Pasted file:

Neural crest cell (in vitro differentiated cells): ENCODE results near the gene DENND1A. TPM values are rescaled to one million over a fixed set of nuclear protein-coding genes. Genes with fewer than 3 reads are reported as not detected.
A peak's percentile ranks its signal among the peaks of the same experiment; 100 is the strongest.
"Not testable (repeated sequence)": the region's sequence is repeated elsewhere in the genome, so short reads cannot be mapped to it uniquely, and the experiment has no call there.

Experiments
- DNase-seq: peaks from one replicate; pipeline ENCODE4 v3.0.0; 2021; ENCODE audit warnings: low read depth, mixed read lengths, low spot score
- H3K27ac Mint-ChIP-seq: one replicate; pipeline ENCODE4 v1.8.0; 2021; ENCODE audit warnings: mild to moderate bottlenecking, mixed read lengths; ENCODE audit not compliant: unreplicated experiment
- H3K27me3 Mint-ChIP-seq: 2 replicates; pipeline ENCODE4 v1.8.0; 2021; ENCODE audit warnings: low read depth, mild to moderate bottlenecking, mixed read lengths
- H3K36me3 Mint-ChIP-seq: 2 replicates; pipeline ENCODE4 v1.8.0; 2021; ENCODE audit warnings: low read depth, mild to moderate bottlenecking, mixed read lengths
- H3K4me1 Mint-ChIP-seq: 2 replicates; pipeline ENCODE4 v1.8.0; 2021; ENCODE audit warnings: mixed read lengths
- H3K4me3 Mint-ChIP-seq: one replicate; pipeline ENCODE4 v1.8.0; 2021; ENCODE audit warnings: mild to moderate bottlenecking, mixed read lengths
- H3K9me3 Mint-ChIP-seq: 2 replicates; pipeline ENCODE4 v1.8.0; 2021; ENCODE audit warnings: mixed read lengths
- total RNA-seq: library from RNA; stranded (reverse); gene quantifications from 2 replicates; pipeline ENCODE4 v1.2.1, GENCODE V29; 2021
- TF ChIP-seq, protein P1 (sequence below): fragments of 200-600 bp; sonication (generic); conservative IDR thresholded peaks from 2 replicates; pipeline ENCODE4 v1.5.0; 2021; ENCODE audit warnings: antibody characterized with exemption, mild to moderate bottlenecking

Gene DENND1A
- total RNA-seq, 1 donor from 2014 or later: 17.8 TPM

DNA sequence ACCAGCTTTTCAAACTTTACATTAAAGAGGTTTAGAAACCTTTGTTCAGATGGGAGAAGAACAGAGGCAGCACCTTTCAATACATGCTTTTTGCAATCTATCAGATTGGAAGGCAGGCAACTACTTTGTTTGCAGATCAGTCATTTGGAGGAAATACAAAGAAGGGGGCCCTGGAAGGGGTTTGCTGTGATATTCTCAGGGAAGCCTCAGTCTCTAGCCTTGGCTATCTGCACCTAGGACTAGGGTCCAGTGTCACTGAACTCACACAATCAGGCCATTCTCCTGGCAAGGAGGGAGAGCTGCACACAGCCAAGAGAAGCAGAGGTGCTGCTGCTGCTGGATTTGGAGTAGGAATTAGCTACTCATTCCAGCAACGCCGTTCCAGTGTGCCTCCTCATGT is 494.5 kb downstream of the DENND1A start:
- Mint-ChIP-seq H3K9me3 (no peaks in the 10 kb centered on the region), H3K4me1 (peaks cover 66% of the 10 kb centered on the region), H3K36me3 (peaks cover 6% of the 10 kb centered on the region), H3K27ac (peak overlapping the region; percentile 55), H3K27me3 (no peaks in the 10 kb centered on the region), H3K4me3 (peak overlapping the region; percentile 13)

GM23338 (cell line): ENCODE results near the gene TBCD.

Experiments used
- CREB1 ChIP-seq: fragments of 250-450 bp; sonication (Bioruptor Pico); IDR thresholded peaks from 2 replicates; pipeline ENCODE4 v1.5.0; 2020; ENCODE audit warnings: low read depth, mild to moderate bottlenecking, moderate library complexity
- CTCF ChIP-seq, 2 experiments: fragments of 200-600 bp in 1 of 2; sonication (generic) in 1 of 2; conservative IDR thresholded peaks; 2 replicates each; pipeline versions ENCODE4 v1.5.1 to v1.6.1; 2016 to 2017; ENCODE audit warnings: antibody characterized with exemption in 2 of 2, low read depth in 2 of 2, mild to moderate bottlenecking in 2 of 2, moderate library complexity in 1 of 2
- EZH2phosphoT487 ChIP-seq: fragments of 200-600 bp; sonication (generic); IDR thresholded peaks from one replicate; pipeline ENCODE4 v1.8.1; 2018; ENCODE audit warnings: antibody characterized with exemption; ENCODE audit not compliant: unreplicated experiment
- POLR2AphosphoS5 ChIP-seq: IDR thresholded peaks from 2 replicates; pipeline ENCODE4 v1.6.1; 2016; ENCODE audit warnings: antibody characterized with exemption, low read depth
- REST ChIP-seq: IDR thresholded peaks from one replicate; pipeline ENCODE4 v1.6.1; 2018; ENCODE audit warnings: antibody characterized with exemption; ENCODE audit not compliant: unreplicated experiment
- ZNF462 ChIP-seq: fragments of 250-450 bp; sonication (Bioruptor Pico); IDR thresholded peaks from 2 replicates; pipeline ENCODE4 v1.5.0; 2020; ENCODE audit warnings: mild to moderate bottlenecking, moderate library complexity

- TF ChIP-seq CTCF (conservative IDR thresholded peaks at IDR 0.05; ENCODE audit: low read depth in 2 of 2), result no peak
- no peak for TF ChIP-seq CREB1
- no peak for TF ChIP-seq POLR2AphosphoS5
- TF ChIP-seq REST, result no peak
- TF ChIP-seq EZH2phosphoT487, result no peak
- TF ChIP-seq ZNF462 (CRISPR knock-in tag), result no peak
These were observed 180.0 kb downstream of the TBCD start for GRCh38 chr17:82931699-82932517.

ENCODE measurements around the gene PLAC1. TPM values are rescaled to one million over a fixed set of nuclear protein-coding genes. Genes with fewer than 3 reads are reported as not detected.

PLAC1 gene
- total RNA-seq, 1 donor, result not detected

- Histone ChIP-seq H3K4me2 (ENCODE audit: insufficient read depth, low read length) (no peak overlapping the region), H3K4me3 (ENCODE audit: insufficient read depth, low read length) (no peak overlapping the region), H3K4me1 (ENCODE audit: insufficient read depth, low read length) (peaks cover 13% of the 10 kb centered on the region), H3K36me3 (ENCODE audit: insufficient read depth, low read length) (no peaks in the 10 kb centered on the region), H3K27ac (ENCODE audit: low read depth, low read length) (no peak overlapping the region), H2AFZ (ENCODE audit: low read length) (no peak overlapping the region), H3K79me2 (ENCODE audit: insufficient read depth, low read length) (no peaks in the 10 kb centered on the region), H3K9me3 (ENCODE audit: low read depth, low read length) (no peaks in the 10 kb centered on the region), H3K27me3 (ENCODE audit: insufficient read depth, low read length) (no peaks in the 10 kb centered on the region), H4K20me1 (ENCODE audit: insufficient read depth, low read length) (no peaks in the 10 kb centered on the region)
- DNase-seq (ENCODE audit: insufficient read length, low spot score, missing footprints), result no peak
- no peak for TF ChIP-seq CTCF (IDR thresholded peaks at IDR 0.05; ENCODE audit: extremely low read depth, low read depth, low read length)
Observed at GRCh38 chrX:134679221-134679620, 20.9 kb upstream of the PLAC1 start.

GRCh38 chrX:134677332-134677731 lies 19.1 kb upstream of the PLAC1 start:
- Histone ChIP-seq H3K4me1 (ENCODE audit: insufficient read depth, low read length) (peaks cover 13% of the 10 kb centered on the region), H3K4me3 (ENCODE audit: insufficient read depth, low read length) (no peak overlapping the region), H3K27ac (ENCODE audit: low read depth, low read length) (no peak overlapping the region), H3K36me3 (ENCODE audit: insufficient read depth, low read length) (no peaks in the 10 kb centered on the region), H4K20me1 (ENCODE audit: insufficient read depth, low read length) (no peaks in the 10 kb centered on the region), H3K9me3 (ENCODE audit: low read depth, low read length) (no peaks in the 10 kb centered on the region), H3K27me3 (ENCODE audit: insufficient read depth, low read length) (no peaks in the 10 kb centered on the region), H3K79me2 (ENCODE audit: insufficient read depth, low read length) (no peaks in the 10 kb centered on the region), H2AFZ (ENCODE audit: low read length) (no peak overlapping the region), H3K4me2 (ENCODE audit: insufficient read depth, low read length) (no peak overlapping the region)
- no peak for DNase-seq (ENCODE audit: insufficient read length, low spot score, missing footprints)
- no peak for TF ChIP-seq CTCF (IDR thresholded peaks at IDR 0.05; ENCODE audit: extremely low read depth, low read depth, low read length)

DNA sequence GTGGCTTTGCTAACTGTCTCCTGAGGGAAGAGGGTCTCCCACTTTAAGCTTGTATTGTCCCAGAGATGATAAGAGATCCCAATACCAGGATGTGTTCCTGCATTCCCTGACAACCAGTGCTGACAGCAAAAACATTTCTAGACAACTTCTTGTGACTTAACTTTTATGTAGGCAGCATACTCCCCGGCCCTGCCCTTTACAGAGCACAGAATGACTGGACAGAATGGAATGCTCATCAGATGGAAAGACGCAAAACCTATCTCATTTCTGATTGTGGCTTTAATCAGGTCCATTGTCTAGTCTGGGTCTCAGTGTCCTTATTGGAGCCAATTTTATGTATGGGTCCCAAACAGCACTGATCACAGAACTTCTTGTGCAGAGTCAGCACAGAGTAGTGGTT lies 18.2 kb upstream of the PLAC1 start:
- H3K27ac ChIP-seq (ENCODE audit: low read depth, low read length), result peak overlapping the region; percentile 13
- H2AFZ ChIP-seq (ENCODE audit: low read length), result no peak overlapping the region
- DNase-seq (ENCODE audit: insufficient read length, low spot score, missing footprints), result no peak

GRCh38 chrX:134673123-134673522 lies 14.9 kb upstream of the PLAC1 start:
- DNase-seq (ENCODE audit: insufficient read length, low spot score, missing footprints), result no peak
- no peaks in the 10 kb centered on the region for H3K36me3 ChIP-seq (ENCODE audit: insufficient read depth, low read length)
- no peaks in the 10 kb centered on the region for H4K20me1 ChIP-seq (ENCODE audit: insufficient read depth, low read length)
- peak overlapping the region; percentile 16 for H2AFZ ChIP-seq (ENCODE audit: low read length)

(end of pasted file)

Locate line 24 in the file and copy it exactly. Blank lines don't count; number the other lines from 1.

- REST ChIP-seq: IDR thresholded peaks from one replicate; pipeline ENCODE4 v1.6.1; 2018; ENCODE audit warnings: antibody characterized with exemption; ENCODE audit not compliant: unreplicated experiment